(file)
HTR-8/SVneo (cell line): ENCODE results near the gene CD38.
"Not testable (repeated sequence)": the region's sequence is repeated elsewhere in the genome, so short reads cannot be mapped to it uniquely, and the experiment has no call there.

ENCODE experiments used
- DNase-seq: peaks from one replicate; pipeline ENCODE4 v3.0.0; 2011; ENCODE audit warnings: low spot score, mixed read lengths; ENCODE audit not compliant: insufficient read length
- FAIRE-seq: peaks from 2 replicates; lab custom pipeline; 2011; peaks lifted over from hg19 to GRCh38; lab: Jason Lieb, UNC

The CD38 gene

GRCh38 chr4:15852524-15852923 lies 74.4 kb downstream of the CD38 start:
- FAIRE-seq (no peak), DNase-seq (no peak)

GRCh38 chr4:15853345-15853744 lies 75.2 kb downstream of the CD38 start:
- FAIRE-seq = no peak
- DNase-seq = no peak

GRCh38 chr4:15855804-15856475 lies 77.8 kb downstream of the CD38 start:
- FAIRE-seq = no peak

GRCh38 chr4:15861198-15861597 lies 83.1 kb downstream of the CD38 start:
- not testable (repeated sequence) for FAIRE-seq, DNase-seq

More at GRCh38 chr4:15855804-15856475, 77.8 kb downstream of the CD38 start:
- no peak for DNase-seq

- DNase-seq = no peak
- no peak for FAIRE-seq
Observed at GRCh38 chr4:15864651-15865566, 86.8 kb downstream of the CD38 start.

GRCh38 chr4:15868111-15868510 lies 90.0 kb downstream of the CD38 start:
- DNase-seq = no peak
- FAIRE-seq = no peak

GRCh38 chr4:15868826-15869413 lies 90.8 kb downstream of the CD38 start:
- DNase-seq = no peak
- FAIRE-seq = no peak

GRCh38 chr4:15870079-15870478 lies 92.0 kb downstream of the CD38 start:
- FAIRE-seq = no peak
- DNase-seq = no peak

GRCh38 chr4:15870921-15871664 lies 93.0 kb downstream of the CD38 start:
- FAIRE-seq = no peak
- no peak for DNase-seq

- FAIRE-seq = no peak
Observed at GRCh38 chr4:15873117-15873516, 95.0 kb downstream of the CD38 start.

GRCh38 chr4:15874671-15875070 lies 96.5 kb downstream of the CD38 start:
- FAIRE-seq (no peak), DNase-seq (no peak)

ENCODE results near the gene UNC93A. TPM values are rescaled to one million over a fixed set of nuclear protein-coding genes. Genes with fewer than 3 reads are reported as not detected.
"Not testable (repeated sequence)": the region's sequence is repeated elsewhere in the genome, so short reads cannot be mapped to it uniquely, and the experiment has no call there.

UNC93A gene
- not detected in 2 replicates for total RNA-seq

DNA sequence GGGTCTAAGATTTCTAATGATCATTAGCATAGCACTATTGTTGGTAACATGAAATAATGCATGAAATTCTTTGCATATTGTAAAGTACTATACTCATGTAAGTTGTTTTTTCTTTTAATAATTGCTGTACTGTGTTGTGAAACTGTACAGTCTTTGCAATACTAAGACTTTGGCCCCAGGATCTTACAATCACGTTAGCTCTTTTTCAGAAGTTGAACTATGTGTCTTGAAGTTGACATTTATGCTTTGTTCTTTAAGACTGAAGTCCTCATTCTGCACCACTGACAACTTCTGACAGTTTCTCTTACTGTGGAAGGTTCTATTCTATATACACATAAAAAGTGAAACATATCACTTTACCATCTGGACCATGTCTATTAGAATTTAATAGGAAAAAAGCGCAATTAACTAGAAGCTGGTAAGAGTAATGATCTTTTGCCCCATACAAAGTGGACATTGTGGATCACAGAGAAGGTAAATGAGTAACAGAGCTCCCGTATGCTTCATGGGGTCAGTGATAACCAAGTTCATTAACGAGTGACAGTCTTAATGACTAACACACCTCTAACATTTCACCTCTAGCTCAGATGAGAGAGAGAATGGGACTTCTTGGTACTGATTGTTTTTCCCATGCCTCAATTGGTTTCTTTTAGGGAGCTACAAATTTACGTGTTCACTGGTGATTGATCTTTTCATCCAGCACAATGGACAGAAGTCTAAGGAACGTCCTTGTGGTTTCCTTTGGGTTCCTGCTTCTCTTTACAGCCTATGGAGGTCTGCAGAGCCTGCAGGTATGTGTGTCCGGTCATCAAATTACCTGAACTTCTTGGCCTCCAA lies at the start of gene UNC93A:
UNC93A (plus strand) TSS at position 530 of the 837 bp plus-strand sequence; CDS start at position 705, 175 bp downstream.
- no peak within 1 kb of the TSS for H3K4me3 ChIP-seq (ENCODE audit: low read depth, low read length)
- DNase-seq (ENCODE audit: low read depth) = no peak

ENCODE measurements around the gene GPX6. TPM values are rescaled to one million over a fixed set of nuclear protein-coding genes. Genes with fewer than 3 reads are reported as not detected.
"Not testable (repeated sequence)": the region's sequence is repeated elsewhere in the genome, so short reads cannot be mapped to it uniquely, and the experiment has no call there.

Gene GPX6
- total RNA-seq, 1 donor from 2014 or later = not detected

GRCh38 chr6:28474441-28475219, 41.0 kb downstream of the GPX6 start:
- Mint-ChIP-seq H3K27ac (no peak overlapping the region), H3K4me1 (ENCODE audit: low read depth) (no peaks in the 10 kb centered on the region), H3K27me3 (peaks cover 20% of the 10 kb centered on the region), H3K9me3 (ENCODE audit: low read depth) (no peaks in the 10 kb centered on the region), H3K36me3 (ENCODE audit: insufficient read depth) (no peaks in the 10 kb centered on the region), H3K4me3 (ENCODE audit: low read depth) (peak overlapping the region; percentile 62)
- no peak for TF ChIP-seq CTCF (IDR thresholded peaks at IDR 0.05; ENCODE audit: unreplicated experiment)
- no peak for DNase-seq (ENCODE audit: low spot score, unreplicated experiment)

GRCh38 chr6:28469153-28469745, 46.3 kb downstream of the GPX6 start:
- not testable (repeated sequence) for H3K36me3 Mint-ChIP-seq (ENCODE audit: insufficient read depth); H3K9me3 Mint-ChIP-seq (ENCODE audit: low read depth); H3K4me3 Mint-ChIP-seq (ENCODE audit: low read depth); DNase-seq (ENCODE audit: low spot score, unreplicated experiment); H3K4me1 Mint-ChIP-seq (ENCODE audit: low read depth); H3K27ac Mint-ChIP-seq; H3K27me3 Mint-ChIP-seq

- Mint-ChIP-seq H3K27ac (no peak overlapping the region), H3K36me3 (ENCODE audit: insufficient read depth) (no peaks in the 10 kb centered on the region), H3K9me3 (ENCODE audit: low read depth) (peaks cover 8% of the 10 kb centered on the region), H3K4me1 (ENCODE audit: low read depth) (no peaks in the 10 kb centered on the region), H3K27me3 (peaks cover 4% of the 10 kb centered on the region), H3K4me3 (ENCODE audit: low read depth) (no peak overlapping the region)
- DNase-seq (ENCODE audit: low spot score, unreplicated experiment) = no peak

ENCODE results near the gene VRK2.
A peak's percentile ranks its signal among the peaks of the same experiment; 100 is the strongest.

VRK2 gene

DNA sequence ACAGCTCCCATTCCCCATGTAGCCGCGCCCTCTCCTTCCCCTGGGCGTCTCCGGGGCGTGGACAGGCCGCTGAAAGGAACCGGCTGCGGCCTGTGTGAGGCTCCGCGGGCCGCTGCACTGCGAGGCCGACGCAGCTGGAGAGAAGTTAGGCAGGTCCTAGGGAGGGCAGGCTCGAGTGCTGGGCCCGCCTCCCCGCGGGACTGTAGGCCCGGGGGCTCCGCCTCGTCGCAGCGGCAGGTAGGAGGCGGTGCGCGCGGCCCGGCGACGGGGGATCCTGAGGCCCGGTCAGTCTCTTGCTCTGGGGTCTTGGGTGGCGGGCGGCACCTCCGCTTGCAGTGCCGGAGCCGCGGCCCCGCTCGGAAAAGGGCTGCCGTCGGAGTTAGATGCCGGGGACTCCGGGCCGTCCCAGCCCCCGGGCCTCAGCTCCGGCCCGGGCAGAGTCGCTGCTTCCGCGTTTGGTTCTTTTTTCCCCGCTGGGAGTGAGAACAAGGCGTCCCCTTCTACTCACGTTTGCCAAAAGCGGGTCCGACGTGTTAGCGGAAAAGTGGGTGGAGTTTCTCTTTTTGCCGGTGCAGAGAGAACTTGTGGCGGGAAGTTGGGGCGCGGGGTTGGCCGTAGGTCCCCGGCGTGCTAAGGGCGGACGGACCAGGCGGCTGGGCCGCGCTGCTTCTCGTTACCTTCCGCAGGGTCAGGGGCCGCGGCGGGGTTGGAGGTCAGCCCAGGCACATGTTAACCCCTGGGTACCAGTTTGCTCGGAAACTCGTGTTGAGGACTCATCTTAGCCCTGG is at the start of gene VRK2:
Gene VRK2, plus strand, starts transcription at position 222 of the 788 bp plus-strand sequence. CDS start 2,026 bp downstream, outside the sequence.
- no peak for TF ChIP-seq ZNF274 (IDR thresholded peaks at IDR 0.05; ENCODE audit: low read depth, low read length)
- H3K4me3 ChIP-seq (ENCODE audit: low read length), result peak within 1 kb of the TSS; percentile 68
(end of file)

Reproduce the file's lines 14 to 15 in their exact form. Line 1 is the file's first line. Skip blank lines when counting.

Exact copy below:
GRCh38 chr4:15861198-15861597 lies 83.1 kb downstream of the CD38 start:
- not testable (repeated sequence) for FAIRE-seq, DNase-seq